Grandview senior Harvey Kendall’s parents were Division II track and field All-Americans. It was only natural that he try to emulate their athletic intensity.
But Kendall’s inspiration to start a track career — one that now has him ranked among the top high school jumpers and hurdlers in the state heading into Friday’s Kansas Relays — didn’t come from his parents.
It came from, well, Spiderman.
“Nobody would really notice, but I’m one of the biggest nerds in school,” Kendall said. “I’ve been collecting comic books and super-hero artifacts since I was 7.
“And I’ve always wanted to be just like Spiderman. When I’m jumping, I can be like Spiderman.”
He doesn’t hide his affinity.
Kendall wears Spiderman socks while he competes in the high jump, triple jump, 110-meter hurdles and 300 hurdles. He reads a verse of a comic book before each race and then eats a pack of Skittles — which he jokes give him super-hero powers.
The heroic aspect is a stretch, to say the least, but Kendall has certainly been super.
In helping Grandview to its third consecutive Missouri Class 3 state championship, he took home three second-place medals at the state meet last May, capturing silver in the 110 hurdles, the high jump and the triple jump.
His senior season is off to an equally impressive start. Kendall is ranked first in Missouri in the 110 hurdles, second in the high jump and third in the 300 hurdles. He will compete in all three events Friday and Saturday in Lawrence at the Kansas Relays.
He placed in the top-three in two events last year at KU.
“I definitely have a huge target on my back. I thought it was bad last year, but it’s even worse,” Kendall said. “I have to make sure that I stay focused, because there will be people trying to beat me.”
His high school success — which may soon lead to a college scholarship offer, with a host of area Division II schools and a couple of Division I programs showing interest — qualifies as a bit of surprise. Kendall didn’t take up sports until he was 10 and didn’t begin competing in track and field events until two years later.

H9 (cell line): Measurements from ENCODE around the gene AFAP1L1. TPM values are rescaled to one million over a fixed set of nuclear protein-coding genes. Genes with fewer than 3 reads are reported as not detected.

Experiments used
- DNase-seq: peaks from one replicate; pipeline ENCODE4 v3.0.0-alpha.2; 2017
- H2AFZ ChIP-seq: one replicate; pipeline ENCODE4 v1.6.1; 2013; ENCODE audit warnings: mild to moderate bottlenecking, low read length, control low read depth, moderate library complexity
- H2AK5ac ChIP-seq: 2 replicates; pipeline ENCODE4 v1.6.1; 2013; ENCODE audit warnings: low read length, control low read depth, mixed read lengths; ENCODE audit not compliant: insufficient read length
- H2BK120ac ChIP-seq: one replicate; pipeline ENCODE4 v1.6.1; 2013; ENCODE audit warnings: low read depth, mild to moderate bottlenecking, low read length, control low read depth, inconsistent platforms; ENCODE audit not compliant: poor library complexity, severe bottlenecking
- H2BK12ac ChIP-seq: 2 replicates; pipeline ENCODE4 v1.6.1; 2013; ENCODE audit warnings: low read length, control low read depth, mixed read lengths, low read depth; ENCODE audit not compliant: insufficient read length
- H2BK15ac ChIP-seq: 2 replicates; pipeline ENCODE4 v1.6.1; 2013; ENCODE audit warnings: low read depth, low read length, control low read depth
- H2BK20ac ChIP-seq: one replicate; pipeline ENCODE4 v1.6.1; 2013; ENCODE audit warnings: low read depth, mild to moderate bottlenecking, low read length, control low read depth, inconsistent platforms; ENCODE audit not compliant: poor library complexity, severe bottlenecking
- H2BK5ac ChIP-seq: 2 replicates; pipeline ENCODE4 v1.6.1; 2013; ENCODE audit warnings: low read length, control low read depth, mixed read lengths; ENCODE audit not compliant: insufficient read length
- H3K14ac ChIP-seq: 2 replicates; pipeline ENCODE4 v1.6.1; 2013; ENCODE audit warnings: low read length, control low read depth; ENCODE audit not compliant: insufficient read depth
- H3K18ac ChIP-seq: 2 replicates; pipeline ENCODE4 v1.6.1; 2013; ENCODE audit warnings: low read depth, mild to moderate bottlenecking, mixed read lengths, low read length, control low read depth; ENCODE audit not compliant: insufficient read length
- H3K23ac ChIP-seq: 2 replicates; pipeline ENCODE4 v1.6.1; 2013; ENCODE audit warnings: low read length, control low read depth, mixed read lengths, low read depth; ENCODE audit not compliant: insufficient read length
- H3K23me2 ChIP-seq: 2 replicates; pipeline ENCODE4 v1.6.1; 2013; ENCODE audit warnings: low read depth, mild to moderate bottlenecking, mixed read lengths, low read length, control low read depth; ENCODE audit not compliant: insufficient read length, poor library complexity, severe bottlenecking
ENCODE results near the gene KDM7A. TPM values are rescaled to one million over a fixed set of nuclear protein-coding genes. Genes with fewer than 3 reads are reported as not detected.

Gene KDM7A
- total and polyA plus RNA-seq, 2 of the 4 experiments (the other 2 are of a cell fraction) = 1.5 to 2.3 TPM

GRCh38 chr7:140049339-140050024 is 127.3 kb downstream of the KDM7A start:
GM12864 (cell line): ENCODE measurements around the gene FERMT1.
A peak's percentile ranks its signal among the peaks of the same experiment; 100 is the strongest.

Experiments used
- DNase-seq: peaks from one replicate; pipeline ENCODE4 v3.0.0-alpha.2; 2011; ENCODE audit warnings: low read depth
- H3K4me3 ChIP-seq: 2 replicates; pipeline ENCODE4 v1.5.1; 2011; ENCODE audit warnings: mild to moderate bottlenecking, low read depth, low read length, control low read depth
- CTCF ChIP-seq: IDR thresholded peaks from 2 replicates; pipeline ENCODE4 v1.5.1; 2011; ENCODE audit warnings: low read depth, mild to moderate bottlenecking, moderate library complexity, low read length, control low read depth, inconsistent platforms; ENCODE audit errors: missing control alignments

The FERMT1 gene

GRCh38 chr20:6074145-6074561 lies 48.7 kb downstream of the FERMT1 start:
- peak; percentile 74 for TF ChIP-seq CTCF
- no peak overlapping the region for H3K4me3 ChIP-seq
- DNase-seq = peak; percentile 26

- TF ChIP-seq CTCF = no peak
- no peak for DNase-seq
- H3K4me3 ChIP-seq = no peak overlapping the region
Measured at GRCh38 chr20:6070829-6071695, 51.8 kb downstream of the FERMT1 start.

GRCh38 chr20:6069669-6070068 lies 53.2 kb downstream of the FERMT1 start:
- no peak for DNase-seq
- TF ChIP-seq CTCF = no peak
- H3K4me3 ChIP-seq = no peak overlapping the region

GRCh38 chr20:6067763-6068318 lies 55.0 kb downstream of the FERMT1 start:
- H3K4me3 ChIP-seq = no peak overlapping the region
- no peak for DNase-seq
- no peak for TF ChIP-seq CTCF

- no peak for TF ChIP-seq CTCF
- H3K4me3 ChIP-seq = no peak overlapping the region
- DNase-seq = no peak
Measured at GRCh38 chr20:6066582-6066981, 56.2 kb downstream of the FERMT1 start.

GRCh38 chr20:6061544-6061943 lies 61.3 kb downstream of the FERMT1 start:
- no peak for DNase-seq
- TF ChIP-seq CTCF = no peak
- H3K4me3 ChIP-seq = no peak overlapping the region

His father, Harvey Sr., who ran track at St. Augustine’s University in North Carolina, detected his son’s athleticism at an early age, but he said he refrained from nudging him toward sports.
“I didn’t want to push him into it just because we did it. I wanted all my kids to concentrate on academics, going to school and just being a kid,” Harvey Sr. said. “But I always knew he had potential. When he was 4 years old, he was doing back flips and somersaults in the living room. I certainly didn’t teach him any of that.”
Apparently, it’s in the family gene pool. All three Kendall kids compete in track, with Harvey Jr. being the oldest. Their trophy and medal collections take up nearly an entire wall in the house.
One medal, however, is missing — a high school state championship gold medal.
“Oh, I’m very motivated,” Kendall said. “I have this on my to-do list. I do not want to graduate without that medal.”
If he earns one this season, he has a couple of places in mind where he can put it.
“It would probably get its own shelf on the wall if that were to happen,” Kendall said. “Or maybe it can go next to my comic book collection.”